While the reentry waiver improves access to care for those transitioning back into the community, there is also opportunity to give greater attention to care provided to individuals during incarceration. For example, states could work across agencies to implement quality measures consistent with that of Medicaid.10 There are currently no uniform standards for health care in jails and prisons like there are for hospitals or clinics in the community. HHCJ, TCN and the SEICHE Center for Health and Justice at Yale recently developed a comprehensive roadmap to guide program evaluation and quality measurement for 1115 Medicaid Reentry Waivers. By adopting higher quality standards, Medicaid programs can improve health outcomes for this population.

In 2024, the UHC/HHCJ collaboration is exploring opportunities to improve health care for individuals involved in the criminal justice system such as expanding access to medications for opioid use disorder (MOUD). This first-line treatment is recommended in all settings including jails and prisons.11 Within the past five years, access to MOUD, such as buprenorphine and methadone, has improved in jails and prisons, but remains limited in many facilities across the United States.12 Access to these medications is critically important given that the primary cause of death immediately following release from jail or prison is overdose.13 New care models such as those used by the Transitions Clinic Network (TCN) are also being developed at Hennepin Healthcare through the HHCJ Lab’s collaboration with Yale University and the National Institute on Drug Abuse.14 TCN uses a multidisciplinary care team that employs community health workers with lived experience of incarceration to help recently released individuals navigate local health care systems.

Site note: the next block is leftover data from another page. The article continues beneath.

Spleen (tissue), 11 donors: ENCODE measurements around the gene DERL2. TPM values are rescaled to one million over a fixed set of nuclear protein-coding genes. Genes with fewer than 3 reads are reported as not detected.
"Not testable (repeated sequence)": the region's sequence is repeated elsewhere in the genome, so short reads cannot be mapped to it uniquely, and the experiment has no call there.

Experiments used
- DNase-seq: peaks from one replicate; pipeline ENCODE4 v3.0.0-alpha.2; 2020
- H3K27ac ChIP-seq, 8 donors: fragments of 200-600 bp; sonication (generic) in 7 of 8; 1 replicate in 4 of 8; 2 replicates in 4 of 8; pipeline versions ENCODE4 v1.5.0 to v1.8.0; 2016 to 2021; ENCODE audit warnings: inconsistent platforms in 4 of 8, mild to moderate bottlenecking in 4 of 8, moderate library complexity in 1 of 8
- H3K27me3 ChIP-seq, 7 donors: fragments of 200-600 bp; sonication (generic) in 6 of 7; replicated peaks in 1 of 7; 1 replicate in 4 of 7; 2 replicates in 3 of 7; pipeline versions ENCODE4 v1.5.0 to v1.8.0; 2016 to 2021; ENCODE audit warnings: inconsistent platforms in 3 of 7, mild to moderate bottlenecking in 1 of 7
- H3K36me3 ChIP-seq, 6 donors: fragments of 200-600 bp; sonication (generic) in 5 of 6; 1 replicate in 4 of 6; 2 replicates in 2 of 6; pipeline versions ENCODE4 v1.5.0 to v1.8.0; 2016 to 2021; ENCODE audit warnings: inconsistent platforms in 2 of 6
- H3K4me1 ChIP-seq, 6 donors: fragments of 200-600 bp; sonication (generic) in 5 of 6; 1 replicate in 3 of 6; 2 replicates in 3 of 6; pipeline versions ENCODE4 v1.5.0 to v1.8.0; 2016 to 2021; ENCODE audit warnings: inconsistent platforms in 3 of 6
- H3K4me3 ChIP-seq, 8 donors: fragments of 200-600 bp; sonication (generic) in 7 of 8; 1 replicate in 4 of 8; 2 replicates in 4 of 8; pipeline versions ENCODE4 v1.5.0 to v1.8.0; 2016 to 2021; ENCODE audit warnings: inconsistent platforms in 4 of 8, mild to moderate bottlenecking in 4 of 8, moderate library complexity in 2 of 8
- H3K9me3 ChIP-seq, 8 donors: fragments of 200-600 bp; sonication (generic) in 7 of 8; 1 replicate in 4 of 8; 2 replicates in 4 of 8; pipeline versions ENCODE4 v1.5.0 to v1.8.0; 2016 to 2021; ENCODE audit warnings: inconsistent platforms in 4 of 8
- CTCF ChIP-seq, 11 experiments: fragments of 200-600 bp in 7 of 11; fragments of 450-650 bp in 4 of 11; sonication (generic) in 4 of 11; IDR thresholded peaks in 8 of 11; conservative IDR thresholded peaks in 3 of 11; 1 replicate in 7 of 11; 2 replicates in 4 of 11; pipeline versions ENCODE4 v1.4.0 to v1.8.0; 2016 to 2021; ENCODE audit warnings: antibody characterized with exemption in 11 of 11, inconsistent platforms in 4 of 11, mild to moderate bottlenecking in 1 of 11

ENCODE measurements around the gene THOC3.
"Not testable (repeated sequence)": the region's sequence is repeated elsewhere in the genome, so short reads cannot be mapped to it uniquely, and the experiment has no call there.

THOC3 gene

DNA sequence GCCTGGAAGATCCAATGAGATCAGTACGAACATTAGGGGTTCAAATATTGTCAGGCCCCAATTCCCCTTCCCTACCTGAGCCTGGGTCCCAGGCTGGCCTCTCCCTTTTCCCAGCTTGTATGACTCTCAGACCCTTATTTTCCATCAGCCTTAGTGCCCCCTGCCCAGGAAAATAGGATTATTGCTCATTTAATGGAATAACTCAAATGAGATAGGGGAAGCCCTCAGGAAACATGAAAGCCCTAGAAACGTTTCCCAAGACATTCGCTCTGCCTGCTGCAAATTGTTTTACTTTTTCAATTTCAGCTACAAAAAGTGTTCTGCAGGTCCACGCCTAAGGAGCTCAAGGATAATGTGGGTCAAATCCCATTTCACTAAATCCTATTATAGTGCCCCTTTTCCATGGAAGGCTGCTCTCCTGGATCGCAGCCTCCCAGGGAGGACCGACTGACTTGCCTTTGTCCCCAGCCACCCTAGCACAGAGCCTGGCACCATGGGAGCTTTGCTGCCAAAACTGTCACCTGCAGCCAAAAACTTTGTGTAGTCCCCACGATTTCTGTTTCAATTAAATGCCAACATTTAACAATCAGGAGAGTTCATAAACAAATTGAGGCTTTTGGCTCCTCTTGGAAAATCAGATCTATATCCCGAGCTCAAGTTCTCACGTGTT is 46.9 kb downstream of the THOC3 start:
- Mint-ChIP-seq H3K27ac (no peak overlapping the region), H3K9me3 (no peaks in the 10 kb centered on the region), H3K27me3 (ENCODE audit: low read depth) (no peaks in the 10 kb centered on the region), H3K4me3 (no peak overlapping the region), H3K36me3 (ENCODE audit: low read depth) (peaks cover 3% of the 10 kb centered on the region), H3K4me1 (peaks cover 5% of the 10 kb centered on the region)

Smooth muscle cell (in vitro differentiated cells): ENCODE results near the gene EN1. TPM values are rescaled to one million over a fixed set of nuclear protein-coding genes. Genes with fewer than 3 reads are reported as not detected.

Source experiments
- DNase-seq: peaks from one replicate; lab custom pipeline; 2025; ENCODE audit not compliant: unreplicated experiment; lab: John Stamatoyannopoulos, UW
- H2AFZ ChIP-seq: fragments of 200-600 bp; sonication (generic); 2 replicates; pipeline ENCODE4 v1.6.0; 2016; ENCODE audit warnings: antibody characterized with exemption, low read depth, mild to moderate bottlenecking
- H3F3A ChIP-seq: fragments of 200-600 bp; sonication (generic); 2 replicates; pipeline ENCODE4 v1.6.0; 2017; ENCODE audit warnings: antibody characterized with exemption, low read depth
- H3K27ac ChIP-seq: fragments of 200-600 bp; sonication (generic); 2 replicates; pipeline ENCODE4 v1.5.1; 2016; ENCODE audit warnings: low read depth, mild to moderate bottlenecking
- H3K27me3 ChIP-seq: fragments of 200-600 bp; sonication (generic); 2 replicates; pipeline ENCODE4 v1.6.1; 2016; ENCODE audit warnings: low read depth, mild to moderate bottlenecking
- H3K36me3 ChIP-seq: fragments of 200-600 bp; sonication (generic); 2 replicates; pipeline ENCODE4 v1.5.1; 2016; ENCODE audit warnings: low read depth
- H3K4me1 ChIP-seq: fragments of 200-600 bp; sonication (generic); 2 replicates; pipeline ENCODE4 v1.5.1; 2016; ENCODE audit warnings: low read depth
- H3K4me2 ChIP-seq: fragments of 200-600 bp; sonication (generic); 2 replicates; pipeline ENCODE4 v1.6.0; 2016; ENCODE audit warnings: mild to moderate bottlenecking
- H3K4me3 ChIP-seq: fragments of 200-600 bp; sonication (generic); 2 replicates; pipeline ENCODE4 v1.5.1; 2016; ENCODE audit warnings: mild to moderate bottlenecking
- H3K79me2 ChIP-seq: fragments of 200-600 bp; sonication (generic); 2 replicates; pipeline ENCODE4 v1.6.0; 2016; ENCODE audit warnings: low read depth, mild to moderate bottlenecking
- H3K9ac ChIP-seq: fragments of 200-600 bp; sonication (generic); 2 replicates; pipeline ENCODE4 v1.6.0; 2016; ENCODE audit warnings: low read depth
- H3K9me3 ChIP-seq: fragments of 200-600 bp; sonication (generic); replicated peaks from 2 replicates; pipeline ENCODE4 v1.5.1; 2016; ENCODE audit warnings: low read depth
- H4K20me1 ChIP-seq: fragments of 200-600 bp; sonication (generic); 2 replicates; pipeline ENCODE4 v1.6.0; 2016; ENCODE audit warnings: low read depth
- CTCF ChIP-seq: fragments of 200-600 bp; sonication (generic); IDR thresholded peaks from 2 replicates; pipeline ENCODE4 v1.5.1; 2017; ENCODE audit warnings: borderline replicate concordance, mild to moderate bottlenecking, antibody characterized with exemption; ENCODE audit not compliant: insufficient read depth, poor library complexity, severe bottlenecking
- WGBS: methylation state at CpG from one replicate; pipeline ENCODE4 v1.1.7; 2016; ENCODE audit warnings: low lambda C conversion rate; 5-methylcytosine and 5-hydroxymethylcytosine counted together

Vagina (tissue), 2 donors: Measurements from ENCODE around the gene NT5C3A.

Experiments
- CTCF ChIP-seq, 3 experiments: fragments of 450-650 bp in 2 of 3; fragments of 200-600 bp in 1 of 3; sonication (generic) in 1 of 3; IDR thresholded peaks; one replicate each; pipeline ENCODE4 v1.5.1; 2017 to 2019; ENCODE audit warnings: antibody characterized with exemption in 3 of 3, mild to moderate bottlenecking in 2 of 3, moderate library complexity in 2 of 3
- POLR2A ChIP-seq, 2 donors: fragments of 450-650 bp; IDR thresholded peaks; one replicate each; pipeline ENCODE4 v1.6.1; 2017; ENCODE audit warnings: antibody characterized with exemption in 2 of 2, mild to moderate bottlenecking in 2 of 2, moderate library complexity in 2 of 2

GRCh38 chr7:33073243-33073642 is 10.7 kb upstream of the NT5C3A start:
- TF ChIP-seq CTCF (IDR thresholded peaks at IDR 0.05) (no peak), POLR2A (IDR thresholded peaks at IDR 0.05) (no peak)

People who have been involved in the criminal justice system or have substance use disorder also experience high levels of stigma within the health care system. Stigma can stem from limited criminal justice/substance use education or a lack of experience working with these populations. As systems of care are developed through the 1115 Waiver process for people reentering from jails and prisons, training and education of the health care workforce will be critical to creating a trusting environment and delivering non-stigmatized care.

UnitedHealthcare’s collaboration with HHCJ aims to re-structure the health care system to provide equitable care for individuals involved in the criminal justice system. By advocating for increased access to high quality health care, the collaboration is committed to improving health outcomes and access to care for people reentering our communities.